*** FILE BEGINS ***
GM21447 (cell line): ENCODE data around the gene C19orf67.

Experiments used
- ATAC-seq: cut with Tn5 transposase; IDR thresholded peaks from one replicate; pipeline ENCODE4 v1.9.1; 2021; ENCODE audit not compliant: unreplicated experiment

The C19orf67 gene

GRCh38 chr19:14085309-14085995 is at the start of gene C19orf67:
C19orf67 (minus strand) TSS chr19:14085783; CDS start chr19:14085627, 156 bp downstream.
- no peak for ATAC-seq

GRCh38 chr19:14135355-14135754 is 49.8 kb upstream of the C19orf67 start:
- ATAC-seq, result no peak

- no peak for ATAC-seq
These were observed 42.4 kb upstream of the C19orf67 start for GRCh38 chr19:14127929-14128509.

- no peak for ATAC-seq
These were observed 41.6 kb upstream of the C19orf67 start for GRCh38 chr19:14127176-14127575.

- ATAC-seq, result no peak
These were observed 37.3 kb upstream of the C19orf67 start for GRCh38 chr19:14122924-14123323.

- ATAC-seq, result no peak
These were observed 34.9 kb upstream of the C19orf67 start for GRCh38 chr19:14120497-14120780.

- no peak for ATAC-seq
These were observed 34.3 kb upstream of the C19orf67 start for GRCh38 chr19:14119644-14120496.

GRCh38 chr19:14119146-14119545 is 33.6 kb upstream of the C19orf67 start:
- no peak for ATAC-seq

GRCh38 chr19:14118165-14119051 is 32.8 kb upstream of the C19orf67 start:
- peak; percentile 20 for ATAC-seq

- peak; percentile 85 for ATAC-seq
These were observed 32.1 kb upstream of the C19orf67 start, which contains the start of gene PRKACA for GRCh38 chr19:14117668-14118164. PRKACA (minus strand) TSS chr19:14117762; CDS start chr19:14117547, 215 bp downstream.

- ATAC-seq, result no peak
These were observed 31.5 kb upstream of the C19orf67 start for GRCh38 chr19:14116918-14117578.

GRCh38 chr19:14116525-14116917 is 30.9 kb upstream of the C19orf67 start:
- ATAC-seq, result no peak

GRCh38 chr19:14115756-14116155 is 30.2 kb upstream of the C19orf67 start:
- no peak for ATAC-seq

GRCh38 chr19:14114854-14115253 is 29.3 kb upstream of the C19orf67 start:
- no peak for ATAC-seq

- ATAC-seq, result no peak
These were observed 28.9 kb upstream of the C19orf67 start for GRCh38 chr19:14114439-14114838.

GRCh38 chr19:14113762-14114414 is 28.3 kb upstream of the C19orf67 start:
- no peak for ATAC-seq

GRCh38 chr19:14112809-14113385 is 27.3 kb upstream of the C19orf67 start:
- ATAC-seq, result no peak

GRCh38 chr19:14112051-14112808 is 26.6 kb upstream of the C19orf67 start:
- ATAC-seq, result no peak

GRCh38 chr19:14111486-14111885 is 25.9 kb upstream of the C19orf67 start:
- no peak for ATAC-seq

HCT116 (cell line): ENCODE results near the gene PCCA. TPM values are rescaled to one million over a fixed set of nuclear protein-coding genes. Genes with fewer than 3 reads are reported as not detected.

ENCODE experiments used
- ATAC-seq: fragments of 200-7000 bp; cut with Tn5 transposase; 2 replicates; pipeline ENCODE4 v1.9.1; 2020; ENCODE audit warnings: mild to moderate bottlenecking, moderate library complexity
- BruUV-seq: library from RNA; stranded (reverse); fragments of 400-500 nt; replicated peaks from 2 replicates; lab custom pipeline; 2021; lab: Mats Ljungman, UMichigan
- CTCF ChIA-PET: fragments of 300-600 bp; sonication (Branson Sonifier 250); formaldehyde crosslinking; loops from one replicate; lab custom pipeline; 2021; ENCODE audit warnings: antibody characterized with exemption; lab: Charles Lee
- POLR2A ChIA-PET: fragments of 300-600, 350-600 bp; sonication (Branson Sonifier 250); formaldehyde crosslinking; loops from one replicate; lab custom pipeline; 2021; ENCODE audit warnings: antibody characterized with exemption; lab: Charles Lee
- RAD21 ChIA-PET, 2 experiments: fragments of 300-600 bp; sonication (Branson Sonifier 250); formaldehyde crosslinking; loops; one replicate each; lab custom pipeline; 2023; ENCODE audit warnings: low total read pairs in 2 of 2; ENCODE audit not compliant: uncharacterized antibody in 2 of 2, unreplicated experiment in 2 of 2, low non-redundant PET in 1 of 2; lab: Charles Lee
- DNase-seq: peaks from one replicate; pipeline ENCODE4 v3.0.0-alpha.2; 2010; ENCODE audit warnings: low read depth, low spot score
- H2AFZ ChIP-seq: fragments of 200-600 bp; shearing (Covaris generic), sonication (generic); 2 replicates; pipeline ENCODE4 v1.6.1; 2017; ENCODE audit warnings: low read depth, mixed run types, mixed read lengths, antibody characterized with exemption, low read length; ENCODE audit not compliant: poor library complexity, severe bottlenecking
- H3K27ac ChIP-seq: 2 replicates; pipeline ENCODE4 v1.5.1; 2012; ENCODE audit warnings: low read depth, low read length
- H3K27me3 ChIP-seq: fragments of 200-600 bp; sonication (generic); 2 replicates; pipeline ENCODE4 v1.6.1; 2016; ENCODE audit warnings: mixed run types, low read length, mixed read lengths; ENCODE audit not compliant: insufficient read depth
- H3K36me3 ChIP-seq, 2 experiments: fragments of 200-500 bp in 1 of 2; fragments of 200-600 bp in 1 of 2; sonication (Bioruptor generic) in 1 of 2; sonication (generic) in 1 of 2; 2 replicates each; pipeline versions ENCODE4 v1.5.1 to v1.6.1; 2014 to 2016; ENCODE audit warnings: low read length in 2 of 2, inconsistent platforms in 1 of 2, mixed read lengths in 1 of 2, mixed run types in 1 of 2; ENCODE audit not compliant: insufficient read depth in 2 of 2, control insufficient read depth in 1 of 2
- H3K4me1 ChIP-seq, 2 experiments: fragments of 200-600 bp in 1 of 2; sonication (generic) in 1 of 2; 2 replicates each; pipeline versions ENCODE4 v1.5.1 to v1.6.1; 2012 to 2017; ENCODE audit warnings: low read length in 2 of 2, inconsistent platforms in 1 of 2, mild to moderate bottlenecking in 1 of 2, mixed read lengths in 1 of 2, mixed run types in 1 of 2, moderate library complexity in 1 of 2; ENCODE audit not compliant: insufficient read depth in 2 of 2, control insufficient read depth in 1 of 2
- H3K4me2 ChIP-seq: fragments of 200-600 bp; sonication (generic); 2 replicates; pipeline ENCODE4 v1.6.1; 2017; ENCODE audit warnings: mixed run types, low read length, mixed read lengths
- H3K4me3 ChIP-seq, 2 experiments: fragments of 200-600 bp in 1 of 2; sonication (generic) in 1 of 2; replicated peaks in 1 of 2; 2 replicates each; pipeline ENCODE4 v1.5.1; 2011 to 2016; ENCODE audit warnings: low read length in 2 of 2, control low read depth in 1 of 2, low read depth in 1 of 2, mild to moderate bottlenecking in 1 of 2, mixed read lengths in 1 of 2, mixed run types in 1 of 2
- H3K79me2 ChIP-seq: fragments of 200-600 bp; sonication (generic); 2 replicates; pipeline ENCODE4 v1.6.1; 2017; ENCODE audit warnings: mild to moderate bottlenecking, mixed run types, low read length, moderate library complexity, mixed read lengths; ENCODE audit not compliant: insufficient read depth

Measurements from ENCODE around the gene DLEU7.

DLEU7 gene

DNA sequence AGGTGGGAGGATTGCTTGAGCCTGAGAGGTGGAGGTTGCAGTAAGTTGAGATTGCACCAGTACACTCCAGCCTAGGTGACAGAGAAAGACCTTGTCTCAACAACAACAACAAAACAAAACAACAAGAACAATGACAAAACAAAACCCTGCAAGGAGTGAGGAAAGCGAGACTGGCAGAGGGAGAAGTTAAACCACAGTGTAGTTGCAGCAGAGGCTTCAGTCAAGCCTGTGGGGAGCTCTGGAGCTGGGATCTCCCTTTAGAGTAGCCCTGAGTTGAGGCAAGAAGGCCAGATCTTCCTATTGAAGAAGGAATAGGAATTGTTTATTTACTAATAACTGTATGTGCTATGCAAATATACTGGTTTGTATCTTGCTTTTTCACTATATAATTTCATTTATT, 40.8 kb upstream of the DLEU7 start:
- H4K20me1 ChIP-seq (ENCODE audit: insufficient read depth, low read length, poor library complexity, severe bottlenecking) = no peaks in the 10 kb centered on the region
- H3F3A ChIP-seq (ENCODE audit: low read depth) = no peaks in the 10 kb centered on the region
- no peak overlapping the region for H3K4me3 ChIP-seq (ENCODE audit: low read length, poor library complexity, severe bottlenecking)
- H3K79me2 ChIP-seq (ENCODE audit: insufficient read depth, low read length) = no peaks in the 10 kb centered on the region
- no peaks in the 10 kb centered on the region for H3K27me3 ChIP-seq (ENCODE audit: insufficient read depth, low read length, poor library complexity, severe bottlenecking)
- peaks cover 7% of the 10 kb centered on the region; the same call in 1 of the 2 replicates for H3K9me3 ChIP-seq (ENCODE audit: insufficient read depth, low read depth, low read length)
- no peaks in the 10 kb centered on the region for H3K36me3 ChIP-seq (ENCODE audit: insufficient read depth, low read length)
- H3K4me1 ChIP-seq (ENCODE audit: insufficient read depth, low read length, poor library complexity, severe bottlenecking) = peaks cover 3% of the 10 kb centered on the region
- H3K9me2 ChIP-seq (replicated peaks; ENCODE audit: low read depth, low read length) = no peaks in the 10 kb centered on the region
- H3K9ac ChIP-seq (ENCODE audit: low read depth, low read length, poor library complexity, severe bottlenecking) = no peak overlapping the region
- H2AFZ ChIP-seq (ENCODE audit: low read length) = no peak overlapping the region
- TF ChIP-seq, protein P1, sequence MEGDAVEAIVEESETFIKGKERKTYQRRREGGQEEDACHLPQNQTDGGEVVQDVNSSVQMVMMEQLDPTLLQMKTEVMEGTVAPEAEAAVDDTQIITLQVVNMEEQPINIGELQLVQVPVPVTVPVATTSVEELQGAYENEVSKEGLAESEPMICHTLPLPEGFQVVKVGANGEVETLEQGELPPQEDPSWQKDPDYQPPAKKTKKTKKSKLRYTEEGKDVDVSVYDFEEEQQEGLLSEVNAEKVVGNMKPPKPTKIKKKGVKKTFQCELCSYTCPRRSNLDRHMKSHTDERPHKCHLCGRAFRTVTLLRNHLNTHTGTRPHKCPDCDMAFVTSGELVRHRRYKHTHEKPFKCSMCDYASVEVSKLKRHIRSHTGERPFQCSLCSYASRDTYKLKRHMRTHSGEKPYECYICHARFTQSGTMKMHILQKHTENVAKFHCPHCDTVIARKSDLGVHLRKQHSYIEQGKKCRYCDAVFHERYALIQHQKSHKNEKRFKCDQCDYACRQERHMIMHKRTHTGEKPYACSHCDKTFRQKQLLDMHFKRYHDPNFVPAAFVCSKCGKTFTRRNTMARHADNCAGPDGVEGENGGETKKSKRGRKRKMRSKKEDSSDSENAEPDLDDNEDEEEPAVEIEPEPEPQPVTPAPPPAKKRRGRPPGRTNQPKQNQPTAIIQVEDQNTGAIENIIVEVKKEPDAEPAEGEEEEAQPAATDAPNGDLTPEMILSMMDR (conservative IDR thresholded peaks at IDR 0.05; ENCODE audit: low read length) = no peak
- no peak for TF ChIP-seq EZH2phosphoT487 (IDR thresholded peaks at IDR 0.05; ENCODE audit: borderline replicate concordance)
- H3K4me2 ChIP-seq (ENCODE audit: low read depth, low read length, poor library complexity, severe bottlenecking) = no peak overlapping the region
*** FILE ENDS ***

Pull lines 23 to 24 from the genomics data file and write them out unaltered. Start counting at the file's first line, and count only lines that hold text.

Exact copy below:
- peak; percentile 20 for ATAC-seq

- peak; percentile 85 for ATAC-seq